For many travelers who cruise with the intention of seeing new places and having new experiences, shore excursions are key. As each cruise line's list of shore trip offerings continues to grow, it can be downright difficult to decide which types of excursions are right for you.
How do you know you won't be paying too much for a tour that could very well be too crowded or that won't give you the time you need at the sights you want to see? Check out our list of cruise shore excursions that aren't worth your money before booking your next on-land adventure.
Whether you prefer kitschy T-shirts, duty-free purchases or authentic, handmade souvenirs, great shopping abounds in many a cruise port, but there's no need to shell out money for a shopping excursion. It's far easier to do it on your own with a tiny bit of research ahead of time.
It won't cost you a cent to browse, you can stop whenever you want at the places that interest you, and you'll also avoid the high-pressure sales tactics of local vendors who often pay cruise lines to be included on these types of organized cruise excursions.
Bus tours are great for anyone with limited mobility or those who want a brief overview of a port without a lot of walking. The trouble with these types of excursions, though, is that they often involve more time on the road than actual exploration, and each stop can feel rushed.
Plus there's nothing more annoying than tour guides who talk too much or the disappointment you feel when that awesome landmark you were hoping to see is on the right side of the bus when you're sitting on the left.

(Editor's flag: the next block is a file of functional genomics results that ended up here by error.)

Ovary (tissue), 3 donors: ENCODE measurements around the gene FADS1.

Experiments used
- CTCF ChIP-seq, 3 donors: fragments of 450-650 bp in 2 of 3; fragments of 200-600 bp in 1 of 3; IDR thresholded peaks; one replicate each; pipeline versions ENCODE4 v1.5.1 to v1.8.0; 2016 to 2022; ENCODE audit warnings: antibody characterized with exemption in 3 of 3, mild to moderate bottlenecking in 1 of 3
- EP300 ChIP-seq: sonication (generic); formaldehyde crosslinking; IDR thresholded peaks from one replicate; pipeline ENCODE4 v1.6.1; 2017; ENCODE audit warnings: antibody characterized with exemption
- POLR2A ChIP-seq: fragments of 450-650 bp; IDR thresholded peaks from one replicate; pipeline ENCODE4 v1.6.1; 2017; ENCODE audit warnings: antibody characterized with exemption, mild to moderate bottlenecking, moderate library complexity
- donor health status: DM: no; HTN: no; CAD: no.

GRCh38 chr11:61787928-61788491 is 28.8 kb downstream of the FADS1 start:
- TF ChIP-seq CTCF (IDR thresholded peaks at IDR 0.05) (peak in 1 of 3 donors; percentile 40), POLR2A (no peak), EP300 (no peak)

When you first read the description of a "party cruise" or "sunset cruise," it might sound like a ton of fun or a relaxing way to end the day. What you'll more likely find is a raucous vibe, akin to that of a frat party. There's nothing wrong with these tours if that's your scene, but when you combine unlimited cocktails with the motion of the ocean on a small boat, the alcohol is bound to reappear, if you catch our drift -- especially if you're someone who's already prone to seasickness.
Museums are some of the best places to learn about local culture in the ports you visit. But the experience won't be enjoyable if you're in a group with several dozen other travelers, struggling to hear your tour guide while muscling your way to the front of the group to catch fleeting glimpses of important artifacts.
Organized museum shore excursions are appealing because they include transportation and expedited admission. Yet in most cases you can still go it alone and minimize hassle and wait times by planning transportation and purchasing museum tickets in advance.
A relaxing day at the beach with a cold drink, warm breezes and stunning views sure sounds awesome. But if you book a cruise excursion that promises you sun and sand, you might go from being a beach bum to being just plain bummed.
What you'll likely find on a beach shore trip are swarms of fellow cruisers (particularly in popular ports on days when more than one ship is calling) who all had the same idea. Crowds can make umbrellas and chairs scarce, the atmosphere loud and lines for the toilets long, leaving you with an ambience that's anything but serene.
Instead, find a beach -- or even a resort -- that's a little farther away, and arrange your own transportation. There might still be an entry fee, but it will almost always be less expensive than paying for an excursion, and you'll be more likely to escape the masses.